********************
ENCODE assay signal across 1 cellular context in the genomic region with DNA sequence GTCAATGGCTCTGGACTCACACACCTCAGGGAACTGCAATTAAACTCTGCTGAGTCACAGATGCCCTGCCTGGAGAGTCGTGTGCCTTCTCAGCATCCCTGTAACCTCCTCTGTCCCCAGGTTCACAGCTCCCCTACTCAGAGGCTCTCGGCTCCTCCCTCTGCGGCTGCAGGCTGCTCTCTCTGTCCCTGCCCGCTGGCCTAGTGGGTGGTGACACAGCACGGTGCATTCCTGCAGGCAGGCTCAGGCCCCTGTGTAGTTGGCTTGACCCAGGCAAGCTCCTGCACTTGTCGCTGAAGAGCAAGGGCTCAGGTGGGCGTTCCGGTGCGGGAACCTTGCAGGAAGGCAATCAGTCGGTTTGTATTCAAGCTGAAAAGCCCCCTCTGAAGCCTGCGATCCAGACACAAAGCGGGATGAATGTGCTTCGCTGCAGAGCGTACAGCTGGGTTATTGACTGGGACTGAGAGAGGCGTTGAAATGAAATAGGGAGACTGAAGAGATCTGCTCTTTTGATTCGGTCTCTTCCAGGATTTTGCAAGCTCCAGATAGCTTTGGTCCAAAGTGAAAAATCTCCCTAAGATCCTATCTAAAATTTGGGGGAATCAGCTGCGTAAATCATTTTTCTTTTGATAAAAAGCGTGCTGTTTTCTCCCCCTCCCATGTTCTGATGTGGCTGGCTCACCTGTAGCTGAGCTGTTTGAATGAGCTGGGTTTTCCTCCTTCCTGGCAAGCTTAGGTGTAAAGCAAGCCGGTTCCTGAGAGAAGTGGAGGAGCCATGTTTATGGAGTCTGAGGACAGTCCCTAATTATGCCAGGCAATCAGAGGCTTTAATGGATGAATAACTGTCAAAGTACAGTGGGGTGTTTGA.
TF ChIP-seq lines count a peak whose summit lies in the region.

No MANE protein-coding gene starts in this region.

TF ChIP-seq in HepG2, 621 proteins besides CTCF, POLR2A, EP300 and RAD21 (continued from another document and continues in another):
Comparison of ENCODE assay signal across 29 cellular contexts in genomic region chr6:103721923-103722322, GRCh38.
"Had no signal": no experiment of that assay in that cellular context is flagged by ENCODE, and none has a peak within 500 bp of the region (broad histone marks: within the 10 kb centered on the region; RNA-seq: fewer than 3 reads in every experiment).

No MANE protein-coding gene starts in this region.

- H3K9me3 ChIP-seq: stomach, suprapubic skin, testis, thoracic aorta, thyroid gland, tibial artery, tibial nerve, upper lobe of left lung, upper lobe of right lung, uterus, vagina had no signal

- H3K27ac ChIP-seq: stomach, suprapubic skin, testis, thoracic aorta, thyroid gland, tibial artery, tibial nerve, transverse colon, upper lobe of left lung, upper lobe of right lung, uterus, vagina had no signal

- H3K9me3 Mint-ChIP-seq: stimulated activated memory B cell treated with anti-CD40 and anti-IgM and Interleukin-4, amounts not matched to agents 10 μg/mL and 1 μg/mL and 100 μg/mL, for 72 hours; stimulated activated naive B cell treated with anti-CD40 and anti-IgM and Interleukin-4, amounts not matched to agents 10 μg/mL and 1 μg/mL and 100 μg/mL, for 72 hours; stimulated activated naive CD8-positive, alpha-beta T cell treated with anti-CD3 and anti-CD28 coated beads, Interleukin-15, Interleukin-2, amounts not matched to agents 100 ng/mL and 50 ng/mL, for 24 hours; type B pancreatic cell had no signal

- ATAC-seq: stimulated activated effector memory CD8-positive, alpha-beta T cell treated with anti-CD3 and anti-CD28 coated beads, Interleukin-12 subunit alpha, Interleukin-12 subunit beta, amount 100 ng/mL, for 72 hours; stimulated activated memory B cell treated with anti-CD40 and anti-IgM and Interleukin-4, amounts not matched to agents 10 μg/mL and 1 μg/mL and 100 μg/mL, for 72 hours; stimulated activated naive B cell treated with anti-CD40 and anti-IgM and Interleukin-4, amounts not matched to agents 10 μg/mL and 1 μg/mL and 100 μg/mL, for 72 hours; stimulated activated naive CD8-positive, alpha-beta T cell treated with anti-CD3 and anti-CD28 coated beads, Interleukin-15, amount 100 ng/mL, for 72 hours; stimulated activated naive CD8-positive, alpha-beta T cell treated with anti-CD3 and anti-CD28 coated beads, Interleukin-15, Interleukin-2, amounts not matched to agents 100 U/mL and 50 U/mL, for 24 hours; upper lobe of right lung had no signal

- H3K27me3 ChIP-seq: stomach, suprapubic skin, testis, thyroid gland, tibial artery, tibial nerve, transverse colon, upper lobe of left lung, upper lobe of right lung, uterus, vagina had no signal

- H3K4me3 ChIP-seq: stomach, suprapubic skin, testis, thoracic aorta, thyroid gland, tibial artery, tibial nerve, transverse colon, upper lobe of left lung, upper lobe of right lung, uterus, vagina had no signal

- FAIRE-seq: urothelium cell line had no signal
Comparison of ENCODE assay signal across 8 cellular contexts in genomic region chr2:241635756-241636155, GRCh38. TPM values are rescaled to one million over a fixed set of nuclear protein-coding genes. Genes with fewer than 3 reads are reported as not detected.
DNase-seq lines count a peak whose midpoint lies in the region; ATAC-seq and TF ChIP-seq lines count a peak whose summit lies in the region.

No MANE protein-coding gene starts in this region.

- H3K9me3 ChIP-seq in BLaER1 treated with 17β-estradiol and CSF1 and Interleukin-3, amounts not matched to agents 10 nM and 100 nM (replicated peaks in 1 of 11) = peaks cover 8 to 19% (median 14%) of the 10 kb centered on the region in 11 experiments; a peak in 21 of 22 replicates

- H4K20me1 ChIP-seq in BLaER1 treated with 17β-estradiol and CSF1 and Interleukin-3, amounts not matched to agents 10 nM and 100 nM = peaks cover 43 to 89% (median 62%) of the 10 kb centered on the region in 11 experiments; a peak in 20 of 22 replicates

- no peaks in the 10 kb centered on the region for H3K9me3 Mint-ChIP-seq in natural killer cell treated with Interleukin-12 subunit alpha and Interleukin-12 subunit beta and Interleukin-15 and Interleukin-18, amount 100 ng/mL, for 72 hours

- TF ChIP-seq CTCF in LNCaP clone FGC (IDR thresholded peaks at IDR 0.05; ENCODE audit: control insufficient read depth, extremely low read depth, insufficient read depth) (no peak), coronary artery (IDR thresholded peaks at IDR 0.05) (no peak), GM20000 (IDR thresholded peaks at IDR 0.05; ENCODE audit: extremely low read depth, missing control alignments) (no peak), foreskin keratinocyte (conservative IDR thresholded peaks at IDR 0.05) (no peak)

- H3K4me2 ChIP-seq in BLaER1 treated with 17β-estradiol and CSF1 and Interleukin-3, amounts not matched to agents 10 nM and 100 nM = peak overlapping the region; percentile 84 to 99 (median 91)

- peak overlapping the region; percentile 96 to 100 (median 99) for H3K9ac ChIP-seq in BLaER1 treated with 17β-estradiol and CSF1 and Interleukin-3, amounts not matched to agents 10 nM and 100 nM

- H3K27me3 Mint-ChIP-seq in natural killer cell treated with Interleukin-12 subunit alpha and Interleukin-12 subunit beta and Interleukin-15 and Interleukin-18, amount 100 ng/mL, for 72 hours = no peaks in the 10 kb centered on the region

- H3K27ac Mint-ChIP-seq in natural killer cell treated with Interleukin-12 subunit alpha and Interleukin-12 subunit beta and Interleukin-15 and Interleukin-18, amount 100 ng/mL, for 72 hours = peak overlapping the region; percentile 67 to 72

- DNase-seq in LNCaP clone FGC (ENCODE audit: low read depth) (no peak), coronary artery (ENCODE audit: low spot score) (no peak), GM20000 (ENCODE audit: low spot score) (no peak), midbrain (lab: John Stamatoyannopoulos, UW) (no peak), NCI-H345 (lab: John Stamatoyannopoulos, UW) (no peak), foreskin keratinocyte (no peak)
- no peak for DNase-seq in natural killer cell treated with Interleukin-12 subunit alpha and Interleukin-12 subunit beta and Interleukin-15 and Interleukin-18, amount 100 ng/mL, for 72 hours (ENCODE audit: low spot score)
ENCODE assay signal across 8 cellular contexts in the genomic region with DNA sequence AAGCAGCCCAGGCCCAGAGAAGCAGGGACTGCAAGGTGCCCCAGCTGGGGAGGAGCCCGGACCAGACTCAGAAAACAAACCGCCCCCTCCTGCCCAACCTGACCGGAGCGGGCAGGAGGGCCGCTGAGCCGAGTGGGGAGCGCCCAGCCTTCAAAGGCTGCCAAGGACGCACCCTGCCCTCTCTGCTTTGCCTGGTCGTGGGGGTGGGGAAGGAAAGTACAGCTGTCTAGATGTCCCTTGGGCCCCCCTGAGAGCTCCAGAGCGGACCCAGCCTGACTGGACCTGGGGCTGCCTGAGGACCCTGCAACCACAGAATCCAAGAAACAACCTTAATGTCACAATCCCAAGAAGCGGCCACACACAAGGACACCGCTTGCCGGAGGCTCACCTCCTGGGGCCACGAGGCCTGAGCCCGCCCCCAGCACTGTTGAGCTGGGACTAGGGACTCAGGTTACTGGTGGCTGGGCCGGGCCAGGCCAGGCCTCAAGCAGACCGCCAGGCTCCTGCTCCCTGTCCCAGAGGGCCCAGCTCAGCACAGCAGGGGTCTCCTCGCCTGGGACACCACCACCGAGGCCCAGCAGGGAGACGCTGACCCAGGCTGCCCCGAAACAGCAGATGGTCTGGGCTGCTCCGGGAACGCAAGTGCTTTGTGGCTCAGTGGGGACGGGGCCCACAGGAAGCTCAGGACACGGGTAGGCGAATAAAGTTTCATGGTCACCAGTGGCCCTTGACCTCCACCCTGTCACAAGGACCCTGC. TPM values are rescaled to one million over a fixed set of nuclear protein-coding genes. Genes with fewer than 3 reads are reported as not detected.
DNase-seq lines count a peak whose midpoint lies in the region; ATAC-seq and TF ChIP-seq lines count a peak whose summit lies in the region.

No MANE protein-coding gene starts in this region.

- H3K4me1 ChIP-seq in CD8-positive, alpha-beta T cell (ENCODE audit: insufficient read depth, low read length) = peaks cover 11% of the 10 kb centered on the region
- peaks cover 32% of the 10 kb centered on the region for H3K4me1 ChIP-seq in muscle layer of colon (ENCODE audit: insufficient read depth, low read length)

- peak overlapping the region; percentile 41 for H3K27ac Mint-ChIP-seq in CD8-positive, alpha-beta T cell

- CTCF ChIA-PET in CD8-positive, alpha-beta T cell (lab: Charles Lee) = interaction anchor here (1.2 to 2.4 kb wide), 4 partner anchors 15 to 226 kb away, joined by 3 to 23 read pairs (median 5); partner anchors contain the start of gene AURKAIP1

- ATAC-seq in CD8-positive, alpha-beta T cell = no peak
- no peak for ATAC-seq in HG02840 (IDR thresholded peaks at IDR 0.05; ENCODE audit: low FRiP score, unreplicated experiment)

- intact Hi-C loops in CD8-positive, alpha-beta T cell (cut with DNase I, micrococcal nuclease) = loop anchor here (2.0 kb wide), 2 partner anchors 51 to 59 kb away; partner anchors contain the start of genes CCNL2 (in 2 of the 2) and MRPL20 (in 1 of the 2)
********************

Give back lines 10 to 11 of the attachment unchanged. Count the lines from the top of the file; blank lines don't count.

- H3K9me3 Mint-ChIP-seq: stimulated activated memory B cell treated with anti-CD40 and anti-IgM and Interleukin-4, amounts not matched to agents 10 μg/mL and 1 μg/mL and 100 μg/mL, for 72 hours; stimulated activated naive B cell treated with anti-CD40 and anti-IgM and Interleukin-4, amounts not matched to agents 10 μg/mL and 1 μg/mL and 100 μg/mL, for 72 hours; stimulated activated naive CD8-positive, alpha-beta T cell treated with anti-CD3 and anti-CD28 coated beads, Interleukin-15, Interleukin-2, amounts not matched to agents 100 ng/mL and 50 ng/mL, for 24 hours; type B pancreatic cell had no signal

- ATAC-seq: stimulated activated effector memory CD8-positive, alpha-beta T cell treated with anti-CD3 and anti-CD28 coated beads, Interleukin-12 subunit alpha, Interleukin-12 subunit beta, amount 100 ng/mL, for 72 hours; stimulated activated memory B cell treated with anti-CD40 and anti-IgM and Interleukin-4, amounts not matched to agents 10 μg/mL and 1 μg/mL and 100 μg/mL, for 72 hours; stimulated activated naive B cell treated with anti-CD40 and anti-IgM and Interleukin-4, amounts not matched to agents 10 μg/mL and 1 μg/mL and 100 μg/mL, for 72 hours; stimulated activated naive CD8-positive, alpha-beta T cell treated with anti-CD3 and anti-CD28 coated beads, Interleukin-15, amount 100 ng/mL, for 72 hours; stimulated activated naive CD8-positive, alpha-beta T cell treated with anti-CD3 and anti-CD28 coated beads, Interleukin-15, Interleukin-2, amounts not matched to agents 100 U/mL and 50 U/mL, for 24 hours; upper lobe of right lung had no signal